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Warney and the turtle-saving mission that blindsided everyone


During the state funeral for Australian cricket great Shane Warne, a surprising detail was revealed that no one knew about – the cricket legend’s conservation mission.

Shane Warne’s incredible generosity has become common knowledge. The sporting megastar had a strong history supporting charities and communities. But revelations of Warne’s turtle-saving work with the United Nations came as an unexpected twist at his state funeral Wednesday night.

Along with parental, commentary and – of course – golfing duties, the retired cricketer had turned his attention to even more noble missions. Warne’s UN resume included sea turtle conservation in Sri Lanka, anti-poaching in South Africa and bushfire assistance in Byron Bay.

“That nearly blew me out of the water,” Warne’s good friend Sam Newman told Sunrise the day after the state funeral.

“They had a representative from the United Nations! I tell you what, if that man has not taken all before him I’d like to see someone who can top that. Wow. Heavens above.”

Speaking at the memorial service at the MCG, Andrea Egan from the UN Development Programme revealed Warne joined its wildlife fund, Lion’s Share, in 2021.

Ms Egan announced the Shane Warne conservation grant to memorialise the cricket icon’s work to protect wildlife and inspire more action.

“His legacy extends beyond the hearts of the people here today,” she told the crowd.

Ms Egan said the ‘United Nations is committed to honouring Shane’s contributions’ and that the last time she spoke to Warne, he expressed his enthusiasm for the work done by the UN.

“The last time I spoke with Shane he expressed his passion for our work, his connection to Sri Lanka, his desire to be part of something larger than him,” Ms Egan said during her speech at the state funeral.

“It (Warne’s legacy) lives on in the people of Sri Lanka promoting sea turtle conservation, in an all-female anti-poaching unit in South Africa and the team at the Byron Bay hospital, who were supported in the wake of the bushfires.”

Warne Sr Lanka

Almost a month after the sudden death of cricket legend Shane Warne, more than 50,000 people and a host of performers attended his state funeral at the MCG.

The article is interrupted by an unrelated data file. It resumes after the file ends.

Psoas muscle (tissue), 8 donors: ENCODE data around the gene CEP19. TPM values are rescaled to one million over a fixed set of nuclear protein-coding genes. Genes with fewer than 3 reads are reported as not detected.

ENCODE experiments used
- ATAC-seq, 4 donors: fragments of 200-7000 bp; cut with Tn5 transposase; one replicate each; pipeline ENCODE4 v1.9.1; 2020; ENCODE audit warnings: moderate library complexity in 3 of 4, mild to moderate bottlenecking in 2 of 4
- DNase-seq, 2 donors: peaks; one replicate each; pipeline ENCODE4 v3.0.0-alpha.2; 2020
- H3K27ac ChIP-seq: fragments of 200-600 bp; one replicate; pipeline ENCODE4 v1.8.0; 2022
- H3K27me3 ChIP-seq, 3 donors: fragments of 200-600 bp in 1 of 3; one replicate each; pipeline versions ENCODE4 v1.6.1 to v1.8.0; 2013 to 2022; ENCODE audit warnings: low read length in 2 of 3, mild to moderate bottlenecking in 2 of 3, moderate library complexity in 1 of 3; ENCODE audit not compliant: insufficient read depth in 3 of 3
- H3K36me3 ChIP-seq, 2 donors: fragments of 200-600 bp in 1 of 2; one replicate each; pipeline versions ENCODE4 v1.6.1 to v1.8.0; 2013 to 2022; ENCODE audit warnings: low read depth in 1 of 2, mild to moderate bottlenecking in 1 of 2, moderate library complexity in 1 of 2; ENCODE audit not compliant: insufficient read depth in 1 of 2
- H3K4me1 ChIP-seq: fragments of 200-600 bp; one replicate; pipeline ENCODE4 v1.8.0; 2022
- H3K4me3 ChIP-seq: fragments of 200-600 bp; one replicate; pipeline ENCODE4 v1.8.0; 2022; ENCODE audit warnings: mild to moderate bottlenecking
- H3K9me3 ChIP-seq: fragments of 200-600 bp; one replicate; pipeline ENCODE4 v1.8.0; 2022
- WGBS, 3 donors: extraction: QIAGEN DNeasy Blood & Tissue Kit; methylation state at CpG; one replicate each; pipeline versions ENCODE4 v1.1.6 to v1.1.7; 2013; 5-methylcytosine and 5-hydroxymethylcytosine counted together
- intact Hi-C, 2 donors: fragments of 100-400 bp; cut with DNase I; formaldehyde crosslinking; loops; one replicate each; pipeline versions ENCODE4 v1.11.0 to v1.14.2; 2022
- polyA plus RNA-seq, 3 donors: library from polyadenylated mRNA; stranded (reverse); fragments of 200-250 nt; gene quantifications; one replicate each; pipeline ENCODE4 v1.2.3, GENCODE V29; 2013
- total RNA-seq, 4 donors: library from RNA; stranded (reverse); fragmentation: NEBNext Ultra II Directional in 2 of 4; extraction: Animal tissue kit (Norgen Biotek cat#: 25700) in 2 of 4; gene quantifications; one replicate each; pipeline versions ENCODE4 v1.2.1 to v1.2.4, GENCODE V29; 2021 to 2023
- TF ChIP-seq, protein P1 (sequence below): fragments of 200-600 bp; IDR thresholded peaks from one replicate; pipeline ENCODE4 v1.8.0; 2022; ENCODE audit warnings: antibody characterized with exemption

The cricket legend, some would say the GOAT, died suddenly on March 4 after being found unresponsive by friends in a villa he was staying at in Koh Samui, Thailand. 

Warne’s family and closest friends farewelled the ‘king of spin’ at a private service earlier this month at the home of his beloved St Kilda Football Club, Moorabbin Oval.

The 708-Test wicket great was remembered during the state funeral as a lovable larrikin and devoted father, with many stories being told by Warne’s family, friends and former cricket stars.

In a touching tribute, the MCG’s Great Southern Stand was re-named the ‘Shane Warne Stand’ with Warne’s children Jackson, Summer and Brooke having the honour of unveiling the signage.

“He’s got a statue out the front and to have a grandstand named after him now is unbelievable,” Shane Warne’s son Jackson Warne said.

“Sad as it is, for all of us to come and sit down at this ground for the rest of our lives and be able to say we’re sitting in dad’s stand forever is pretty special.”

Joel Martelli
Joel Martelli
The only thing that Joel Martelli loves more than football (seriously, we wouldn't be surprised if he has a Wollongong Wolves tattoo) is writing about all things sports. With a Bachelor of Communications and Media Studies Degree specialising in Journalism, he spends his days uncovering breaking athlete news stories and diving deep into play-by-play strategies. We're glad that he's put his passion to the pages of Only Sports as one of our dedicated sports writers.

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